Go to the top of Teacher Information.


Figure 1. Bowen’s Reaction Series

Go to the description of Bowen's Reaction Series.

Go to the Example of Bowen's Reaction Series.

Return to the top of the web page.


WORKSHEET

1) What minerals would you expect to find in the following rocks?

Basalt
Diorite
Granite
Gabbro

2) You have a magma that is at very high temperature and pressure. What minerals would the rock formed from this magma have if it was intruded into the earth? What minerals would it have if it was extruded onto the surface of the earth? What would be the difference in these rocks?

3) Which minerals would you expect to find on a beach?


4) Why would you not expect to find olivine in a rhyolite?


5) You discover that your basalt has quartz in it. Where did the quartz come form?


6) You analyze the minerals in a rock and find that it contains only olivine. How could this happen?


7) Bonus Question!!!

       You stop along the side of the highway to look at a 1,000 m. high outcrop. You decide to climb to the outcrop and look at the rocks. The base of the outcrop has a layer of olivine and calcium plagioclase. 100 meters up the cliff the rock is pyroxene and a sodium-bearing calcium plagioclase. At 350 meters, the rock contains amphibole and a calcium-bearing sodic plagioclase. At 650 meters, the minerals are biotite and sodium plagioclase. From 900 meters to the top the rock is granite. Explain how this out crop could have been formed.

Go to the top of the Worksheet.


ANSWER SHEET WORKSHEET

Answers are in bold.

1) What minerals would you expect to find in the following rocks?

Basalt      olivine, pyroxene, calcium plagioclase
Diorite     pyroxene, amphibole, sodium-bearing calcium plagioclase
Granite    quartz, potassium plagioclase, muscovite, biotite
Gabbro   olivine, pyroxene, calcium plagioclase

2) You have a magma that is at very high temperature and pressure. What minerals would the rock formed from this magma have if it was intruded into the earth?

olivine, pyroxene, calcium plagioclase

What minerals would it have if it was extruded onto the surface of the earth?

olivine, pyroxene, calcium plagioclase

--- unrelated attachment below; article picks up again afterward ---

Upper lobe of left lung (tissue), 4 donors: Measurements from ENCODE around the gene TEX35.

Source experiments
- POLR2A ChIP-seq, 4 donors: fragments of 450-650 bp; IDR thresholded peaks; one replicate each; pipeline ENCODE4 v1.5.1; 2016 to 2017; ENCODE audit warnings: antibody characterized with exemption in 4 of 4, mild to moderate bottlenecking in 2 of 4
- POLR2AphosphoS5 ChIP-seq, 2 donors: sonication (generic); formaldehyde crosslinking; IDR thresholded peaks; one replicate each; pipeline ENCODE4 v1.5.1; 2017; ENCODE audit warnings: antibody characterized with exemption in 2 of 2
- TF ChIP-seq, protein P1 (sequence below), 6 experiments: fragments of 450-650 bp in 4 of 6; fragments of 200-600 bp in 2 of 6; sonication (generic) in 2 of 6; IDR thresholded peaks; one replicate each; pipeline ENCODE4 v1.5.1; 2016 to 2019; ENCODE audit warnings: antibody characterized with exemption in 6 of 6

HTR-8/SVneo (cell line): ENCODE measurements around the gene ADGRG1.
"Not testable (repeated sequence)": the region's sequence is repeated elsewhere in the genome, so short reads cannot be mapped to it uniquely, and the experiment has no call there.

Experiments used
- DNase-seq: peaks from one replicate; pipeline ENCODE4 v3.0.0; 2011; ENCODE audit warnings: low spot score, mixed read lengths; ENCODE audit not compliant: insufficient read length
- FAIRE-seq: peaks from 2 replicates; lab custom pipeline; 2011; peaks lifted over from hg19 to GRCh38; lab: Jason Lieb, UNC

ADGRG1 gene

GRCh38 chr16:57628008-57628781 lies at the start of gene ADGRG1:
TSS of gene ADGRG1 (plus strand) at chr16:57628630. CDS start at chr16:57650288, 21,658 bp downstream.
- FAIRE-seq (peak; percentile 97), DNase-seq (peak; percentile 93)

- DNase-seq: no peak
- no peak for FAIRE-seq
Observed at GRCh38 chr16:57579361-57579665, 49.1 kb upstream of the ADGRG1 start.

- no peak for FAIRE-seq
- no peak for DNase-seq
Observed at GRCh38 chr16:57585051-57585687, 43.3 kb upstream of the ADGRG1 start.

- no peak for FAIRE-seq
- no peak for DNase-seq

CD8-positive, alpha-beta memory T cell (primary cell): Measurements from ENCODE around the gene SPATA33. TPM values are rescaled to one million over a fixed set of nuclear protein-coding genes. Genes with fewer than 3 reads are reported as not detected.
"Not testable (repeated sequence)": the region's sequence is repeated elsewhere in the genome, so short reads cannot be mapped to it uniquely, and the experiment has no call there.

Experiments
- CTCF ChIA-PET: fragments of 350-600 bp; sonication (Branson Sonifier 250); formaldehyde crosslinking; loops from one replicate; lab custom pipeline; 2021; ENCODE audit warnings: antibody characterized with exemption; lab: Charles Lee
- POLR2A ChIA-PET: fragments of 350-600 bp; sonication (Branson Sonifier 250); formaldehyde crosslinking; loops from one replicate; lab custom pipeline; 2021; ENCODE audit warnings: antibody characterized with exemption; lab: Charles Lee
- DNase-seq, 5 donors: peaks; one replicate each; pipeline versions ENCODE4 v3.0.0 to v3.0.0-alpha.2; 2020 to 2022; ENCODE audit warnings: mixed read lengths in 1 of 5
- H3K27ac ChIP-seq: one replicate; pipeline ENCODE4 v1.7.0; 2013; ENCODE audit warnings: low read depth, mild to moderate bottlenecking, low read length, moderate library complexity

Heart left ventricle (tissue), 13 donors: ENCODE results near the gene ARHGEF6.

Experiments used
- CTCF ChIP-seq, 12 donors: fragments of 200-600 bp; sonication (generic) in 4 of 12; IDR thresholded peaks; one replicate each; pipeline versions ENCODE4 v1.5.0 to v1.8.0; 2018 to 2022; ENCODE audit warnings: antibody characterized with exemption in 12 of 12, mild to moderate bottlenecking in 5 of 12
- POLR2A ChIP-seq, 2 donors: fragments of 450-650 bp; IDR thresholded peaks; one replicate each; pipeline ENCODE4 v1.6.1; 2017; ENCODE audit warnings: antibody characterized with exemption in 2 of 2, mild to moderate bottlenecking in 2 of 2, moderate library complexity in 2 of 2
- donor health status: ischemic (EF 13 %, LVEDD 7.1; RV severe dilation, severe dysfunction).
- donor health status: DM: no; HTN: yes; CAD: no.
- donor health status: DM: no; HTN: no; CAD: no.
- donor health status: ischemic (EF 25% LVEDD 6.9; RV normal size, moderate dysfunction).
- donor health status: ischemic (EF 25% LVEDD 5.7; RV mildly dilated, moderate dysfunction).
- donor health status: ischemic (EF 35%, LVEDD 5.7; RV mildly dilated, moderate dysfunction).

What would be the difference in these rocks?

The first is phaneritic, the second aphanitic because of cooling rates. The first cooled slowly, the second fast.

3) Which minerals would you expect to find on a beach?

quartz, maybe potassium feldspar and muscovite

4) Why would you not expect to find olivine in a rhyolite?

They are at the opposite ends of Bowen's Reaction Series

5) You discover that your basalt has quartz in it. Where did the quartz come form?

It had to come from the rock surrounding the magma chamber.

6) You analyze the minerals in a rock and find that it contains only olivine. How could this happen?

There were no chemicals to form the feldspars (calcium), and the rock cooled too slowly for the discontinuous reactions to take place or there was not enough silica for the reactions to take place.

7) Bonus Question!!!

You stop along the side of the highway to look at a 1,000 m. high outcrop. You decide to climb to the outcrop and look at the rocks. The base of the outcrop has a layer of olivine and calcium plagioclase. 100 meters up the cliff the rock is pyroxene and a sodium-bearing calcium plagioclase. At 350 meters, the rock contains amphibole and a calcium-bearing sodic plagioclase. At 650 meters, the minerals are biotite and sodium plagioclase. From 900 meters to the top the rock is granite. Explain how this out crop could have been formed.

See the description, Teacher Information Example #8.

Return to the top of the Answer Sheet.

Return to the top of the Worksheet.

Return to the top of the web page.

An Adobe® Acrobat® PDF® copy of Bowen's Reaction Series is available by clicking on the link.

If you do not have a copy of Adobe® Acrobat® Reader® for PDF® files, click on the link to download a free copy.